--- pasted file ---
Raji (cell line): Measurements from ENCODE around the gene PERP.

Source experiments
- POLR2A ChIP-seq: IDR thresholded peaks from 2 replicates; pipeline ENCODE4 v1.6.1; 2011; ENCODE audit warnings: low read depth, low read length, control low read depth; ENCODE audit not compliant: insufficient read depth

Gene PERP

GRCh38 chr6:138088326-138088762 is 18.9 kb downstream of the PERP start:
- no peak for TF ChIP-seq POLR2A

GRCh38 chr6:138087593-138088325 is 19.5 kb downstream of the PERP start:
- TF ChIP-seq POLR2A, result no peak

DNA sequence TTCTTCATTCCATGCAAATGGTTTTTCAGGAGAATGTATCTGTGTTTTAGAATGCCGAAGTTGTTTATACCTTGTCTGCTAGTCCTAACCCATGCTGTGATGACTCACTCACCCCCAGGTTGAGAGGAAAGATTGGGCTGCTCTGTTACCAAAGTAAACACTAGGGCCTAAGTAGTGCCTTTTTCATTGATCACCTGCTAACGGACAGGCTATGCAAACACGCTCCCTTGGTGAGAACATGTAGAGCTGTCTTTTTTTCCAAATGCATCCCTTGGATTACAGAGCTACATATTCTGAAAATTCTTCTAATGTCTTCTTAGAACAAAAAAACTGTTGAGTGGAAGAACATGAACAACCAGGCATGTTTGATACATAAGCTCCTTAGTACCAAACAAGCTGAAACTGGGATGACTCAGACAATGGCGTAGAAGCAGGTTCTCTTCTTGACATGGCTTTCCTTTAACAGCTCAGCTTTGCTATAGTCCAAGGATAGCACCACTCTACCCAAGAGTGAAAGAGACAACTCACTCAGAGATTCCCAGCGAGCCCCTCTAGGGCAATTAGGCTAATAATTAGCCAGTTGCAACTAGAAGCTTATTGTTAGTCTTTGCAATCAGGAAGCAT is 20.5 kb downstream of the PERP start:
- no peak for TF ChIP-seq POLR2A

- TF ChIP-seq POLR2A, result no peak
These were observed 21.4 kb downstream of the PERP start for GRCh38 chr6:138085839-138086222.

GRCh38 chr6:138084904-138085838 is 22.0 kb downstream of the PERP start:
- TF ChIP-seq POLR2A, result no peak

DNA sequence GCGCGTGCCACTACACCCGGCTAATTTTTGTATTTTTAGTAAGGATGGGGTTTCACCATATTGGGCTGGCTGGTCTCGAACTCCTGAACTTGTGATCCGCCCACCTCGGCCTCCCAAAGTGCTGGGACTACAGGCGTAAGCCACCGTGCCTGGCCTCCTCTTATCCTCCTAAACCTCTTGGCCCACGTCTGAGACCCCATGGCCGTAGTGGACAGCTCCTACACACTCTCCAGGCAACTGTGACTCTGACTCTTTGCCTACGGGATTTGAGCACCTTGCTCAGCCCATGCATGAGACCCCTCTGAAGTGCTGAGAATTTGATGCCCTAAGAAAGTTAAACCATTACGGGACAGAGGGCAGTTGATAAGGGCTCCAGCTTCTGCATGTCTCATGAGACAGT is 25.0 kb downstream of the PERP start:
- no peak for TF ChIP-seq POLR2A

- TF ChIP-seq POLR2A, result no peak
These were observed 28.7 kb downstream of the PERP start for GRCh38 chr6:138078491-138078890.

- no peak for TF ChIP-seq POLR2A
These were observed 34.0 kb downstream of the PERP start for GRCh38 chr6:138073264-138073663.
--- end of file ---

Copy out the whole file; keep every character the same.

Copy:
Raji (cell line): Measurements from ENCODE around the gene PERP.

Source experiments
- POLR2A ChIP-seq: IDR thresholded peaks from 2 replicates; pipeline ENCODE4 v1.6.1; 2011; ENCODE audit warnings: low read depth, low read length, control low read depth; ENCODE audit not compliant: insufficient read depth

Gene PERP

GRCh38 chr6:138088326-138088762 is 18.9 kb downstream of the PERP start:
- no peak for TF ChIP-seq POLR2A

GRCh38 chr6:138087593-138088325 is 19.5 kb downstream of the PERP start:
- TF ChIP-seq POLR2A, result no peak

DNA sequence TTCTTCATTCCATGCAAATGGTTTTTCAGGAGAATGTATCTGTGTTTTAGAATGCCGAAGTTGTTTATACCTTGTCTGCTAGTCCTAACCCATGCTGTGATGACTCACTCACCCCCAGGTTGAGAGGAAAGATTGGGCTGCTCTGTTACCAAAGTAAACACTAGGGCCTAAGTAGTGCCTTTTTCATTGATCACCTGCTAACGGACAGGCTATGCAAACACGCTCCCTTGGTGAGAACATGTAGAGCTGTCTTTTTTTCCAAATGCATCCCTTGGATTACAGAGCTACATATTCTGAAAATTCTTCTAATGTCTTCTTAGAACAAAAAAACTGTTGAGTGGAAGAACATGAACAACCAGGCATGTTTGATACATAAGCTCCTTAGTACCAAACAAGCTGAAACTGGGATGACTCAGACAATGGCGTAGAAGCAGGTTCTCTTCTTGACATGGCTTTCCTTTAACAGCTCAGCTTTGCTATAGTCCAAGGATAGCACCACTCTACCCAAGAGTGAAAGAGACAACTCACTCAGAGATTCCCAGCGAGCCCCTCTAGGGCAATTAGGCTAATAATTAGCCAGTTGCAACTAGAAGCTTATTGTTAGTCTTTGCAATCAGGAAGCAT is 20.5 kb downstream of the PERP start:
- no peak for TF ChIP-seq POLR2A

- TF ChIP-seq POLR2A, result no peak
These were observed 21.4 kb downstream of the PERP start for GRCh38 chr6:138085839-138086222.

GRCh38 chr6:138084904-138085838 is 22.0 kb downstream of the PERP start:
- TF ChIP-seq POLR2A, result no peak

DNA sequence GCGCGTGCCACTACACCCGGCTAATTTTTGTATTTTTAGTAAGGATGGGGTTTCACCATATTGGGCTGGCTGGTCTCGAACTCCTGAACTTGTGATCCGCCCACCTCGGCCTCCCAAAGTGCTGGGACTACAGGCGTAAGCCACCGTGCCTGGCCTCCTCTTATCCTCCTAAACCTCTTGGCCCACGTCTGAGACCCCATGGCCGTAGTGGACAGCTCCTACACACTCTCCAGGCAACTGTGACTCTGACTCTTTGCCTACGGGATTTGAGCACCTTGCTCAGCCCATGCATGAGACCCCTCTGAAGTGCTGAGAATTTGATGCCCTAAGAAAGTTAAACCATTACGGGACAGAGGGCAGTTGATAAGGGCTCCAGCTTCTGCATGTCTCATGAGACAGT is 25.0 kb downstream of the PERP start:
- no peak for TF ChIP-seq POLR2A

- TF ChIP-seq POLR2A, result no peak
These were observed 28.7 kb downstream of the PERP start for GRCh38 chr6:138078491-138078890.

- no peak for TF ChIP-seq POLR2A
These were observed 34.0 kb downstream of the PERP start for GRCh38 chr6:138073264-138073663.